He had turned 100 the preceding weekend at a celebration whose guests included councillors Sarah Carter, Michael Crawford and Mayor Cuc Lam.

    ‘Wal’ was the only Maribyrnong resident to be citizen of the year twice, Cr Carter said. 

    “You have such a long list of accolades, we’d be here all night if we went through them all,” she said. “You pretty much came out of the womb and were giving to the community, so early in life were your contributions.”

    In other news, the car park between Bradmill and McIvor Reserve will not be vacated until next month.

    Frasers Property Australia workers are currently camped out in the car park while work on the Bradmill Boulevard continues. The original date for completion was last April.

    CEO Celia Haddock said the project was being conducted in stages, with water and gas infrastructure along Francis street completed last year.

    She said the current second stage involved the construction of a new north-south connection from Francis street, which is expected to be completed next month. 

    Ms Haddock said the car park would be returned to community use and upgraded with crushed rock and gravel.

    She said council was not charging rent on the car park.


    Jack Sutton, RMIT Journalism

    Well it was an unruly Wyndham meeting last month, as councillors spoke over each other, got confused about who was amending what and who was seconding whom.

    The shambles appeared to be over which fund was going to pay for a proposed new $1.5 million scoreboard at Point Cook’s Featherbrook Reserve.

    It all began when Cr Josh Gilligan tabled a motion to commission a report into the feasibility of a new Featherbrook scoreboard as well as other redevelopments.

    Cr Gilligan’s motion was off the back of a 340-signature petition calling for “greater investment” in the Reserve’s sporting facilities, so they were “not left behind” investments in the newer parts of Point Cook.

    Cr Gilligan said there was $36 million, “and counting”, “sitting” in an “extraordinary” fund specifically for Point Cook, which “should be spent in Point Cook”.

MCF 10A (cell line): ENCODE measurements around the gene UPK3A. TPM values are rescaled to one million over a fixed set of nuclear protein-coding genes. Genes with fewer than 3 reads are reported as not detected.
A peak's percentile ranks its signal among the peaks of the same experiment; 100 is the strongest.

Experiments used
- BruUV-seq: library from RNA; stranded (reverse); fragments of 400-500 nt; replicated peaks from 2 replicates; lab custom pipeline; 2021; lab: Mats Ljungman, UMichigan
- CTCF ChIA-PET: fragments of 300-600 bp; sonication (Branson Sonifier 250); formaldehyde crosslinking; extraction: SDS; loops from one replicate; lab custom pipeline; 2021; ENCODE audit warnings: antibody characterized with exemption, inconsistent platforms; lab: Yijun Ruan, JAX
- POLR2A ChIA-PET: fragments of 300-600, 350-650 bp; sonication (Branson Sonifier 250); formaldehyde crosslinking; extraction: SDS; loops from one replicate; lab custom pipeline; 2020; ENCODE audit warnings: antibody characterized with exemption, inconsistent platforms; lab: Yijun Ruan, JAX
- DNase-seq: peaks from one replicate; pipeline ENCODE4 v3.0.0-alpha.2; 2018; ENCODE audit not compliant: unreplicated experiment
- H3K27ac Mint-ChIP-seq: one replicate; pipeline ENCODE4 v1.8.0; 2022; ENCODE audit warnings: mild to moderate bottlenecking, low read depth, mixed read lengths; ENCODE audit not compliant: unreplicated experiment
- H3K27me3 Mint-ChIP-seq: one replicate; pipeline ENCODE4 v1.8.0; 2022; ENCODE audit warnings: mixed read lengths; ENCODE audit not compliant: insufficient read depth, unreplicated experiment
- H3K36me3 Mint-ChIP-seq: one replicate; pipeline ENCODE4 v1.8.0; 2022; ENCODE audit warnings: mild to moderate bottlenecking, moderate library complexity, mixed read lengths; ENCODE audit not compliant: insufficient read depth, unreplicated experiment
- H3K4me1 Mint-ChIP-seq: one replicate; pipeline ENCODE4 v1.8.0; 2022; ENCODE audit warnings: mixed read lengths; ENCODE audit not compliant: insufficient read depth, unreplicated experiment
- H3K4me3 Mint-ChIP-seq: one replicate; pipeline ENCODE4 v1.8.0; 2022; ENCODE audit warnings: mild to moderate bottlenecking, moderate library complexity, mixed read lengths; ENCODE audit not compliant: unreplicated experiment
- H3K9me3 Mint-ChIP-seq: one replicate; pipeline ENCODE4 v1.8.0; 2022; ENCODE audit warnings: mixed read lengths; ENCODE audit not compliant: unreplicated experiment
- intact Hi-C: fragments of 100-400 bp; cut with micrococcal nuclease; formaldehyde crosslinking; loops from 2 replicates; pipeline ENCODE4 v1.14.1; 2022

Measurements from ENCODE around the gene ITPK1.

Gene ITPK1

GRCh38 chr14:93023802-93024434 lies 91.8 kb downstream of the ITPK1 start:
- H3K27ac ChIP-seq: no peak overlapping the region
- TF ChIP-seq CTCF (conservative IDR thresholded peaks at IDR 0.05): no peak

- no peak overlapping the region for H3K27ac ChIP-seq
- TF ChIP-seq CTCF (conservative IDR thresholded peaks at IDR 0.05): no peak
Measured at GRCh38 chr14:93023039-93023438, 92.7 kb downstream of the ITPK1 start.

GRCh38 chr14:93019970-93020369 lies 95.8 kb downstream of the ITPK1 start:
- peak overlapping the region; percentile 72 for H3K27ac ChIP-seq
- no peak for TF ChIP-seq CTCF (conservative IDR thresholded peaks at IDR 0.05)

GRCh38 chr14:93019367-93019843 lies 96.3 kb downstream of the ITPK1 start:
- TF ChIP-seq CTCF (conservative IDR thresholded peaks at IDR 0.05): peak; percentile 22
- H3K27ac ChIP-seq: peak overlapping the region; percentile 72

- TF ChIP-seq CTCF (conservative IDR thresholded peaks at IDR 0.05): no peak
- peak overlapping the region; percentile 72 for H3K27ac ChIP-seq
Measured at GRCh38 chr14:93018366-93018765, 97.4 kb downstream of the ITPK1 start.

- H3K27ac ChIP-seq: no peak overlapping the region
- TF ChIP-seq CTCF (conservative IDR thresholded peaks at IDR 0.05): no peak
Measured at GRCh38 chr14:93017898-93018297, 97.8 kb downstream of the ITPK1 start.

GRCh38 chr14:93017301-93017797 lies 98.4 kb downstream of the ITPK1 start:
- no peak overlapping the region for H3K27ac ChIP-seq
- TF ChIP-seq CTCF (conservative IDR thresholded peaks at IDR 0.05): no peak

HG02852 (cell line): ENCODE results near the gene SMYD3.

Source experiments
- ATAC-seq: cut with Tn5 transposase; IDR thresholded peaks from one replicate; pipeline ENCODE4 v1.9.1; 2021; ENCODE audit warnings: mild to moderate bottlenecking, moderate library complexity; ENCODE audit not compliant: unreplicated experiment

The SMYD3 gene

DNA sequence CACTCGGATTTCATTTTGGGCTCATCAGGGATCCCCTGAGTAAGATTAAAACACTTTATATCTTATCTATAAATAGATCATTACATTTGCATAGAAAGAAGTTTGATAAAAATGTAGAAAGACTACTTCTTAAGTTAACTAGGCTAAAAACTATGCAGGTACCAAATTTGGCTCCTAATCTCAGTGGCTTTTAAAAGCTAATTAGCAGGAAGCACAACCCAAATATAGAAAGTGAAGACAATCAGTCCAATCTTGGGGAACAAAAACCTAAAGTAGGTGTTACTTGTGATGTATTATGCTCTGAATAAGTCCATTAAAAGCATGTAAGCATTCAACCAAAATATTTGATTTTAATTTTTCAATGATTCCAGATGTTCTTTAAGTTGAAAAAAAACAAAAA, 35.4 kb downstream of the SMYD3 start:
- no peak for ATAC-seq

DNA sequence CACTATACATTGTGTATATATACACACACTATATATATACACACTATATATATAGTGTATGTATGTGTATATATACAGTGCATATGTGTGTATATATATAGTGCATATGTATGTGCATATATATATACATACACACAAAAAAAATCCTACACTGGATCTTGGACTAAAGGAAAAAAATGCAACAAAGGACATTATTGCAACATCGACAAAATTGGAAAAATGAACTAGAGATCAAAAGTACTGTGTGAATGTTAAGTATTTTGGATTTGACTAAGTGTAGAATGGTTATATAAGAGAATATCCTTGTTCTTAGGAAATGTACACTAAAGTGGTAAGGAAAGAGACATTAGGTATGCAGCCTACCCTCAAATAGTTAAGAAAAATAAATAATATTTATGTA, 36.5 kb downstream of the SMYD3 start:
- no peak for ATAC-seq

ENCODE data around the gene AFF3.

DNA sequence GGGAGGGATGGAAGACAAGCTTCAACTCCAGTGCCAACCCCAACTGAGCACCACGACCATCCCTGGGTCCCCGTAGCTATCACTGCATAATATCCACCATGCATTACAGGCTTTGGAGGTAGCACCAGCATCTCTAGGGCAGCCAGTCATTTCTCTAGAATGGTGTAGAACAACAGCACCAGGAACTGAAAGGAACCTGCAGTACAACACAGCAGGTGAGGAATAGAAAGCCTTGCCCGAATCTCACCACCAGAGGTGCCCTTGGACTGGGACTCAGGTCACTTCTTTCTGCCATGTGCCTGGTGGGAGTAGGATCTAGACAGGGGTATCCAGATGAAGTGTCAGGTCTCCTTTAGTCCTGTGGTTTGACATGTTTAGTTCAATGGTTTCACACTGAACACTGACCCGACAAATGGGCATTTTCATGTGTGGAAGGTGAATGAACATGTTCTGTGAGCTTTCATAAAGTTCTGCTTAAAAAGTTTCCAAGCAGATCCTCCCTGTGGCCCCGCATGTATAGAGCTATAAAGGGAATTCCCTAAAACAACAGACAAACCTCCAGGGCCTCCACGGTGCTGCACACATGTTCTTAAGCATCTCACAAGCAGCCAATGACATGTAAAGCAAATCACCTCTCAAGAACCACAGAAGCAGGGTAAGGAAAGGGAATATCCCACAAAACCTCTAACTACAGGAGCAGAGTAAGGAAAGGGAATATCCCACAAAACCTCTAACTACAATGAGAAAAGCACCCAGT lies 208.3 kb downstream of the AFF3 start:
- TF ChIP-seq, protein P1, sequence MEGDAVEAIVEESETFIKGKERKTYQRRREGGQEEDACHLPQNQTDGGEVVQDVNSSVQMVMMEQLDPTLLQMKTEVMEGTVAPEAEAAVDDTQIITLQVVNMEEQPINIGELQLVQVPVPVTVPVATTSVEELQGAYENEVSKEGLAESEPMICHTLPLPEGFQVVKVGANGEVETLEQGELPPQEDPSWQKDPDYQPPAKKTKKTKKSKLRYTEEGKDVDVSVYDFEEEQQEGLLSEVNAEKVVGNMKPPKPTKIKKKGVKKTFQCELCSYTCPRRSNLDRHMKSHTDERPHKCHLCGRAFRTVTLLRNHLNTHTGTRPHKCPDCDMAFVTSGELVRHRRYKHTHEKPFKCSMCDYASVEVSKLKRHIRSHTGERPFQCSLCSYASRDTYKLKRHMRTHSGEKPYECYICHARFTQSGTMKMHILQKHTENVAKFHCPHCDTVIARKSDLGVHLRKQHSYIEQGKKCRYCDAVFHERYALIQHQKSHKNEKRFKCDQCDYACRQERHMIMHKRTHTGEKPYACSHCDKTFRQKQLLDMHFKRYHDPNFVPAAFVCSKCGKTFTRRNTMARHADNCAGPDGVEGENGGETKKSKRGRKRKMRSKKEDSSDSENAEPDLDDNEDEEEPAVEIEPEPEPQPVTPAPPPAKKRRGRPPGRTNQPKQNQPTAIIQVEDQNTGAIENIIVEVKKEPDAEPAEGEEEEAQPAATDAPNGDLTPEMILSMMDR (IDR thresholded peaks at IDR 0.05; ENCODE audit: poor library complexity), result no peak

“As we know,” he said, “there are parts of each suburb that require a little bit more and this is a perfect example.”

    Cr Gilligan said the redevelopment decision was a “little bit different” because the money was not coming from the “ordinary funding method” of annual budget allocations.

    Speaking against the motion, Cr Mia Shaw said funding a scoreboard
    was “technically” outside council policy.

    She said it was an equity issue because “other clubs have attempted to use this funding” for similar items but were not allowed to do so.

    Cr Jasmine Hill called to move an amendment for an extra $19,000 funding commitment to power the yet non-existent, unfunded scoreboard and find a kitchen refurb.

    After what felt like an eternity of going back and forth between the councillors and who could vote to move on what, the $19,000 was, in fact, NOT moved, but the original motion for the new scoreboard went through.

    Mayor Councillor Jennie Barrera put the original motion to a vote, which was carried nine votes to two.

    Cr Shaw then called for a division, and, once again, everyone firmly put their hands back up for their respective vote. But the result was the same.

    Cr Heather Marcus said it was “totally embarrassing” for the public watching, and ended authority:

    “Please let us get it right”, drawing a round of applause from the six-person gallery.

    A Council is only as good as the people who get involved!

    Hobsons Bay City Council
    7pm Tuesday 11 June
    at the Hobsons Bay Civic Centre. The meeting will also be live streamed.

    Maribyrnong City Council
    6.30pm Tuesday 18 June
    at Council Chamber, Braybrook Community Hub, 107–139 Churchill Avenue.

    Brimbank City Council
    7pm Tuesday 18 June
    at Council Chamber, 301 Hampshire Rd, Sunshine.

    Wyndham City Council
    6pm Tuesday 25 June
    at Council Chamber, Wyndham Civic Centre, 45 Princes Highway.

    By Josie Vine
    RMIT senior journalism lecturer
    We all lead busy lives and don’t get time to attend council meetings or wade through council agendas and minutes. Yet local governments impact our lives more directly than any other and their decisions warrant public scrutiny. Rates, Roads and Rubbish aims to do that for you giving you a fly-on-the- wall account of council discussions and decisions.

    If you have a particular concern with your council contact: marked ATT: Rates, Roads and Rubbish, or call 0411 534 285.

    Josie Vine
    Josie Vine
    A column by Josie Vine, RMIT senior journalism lecturer.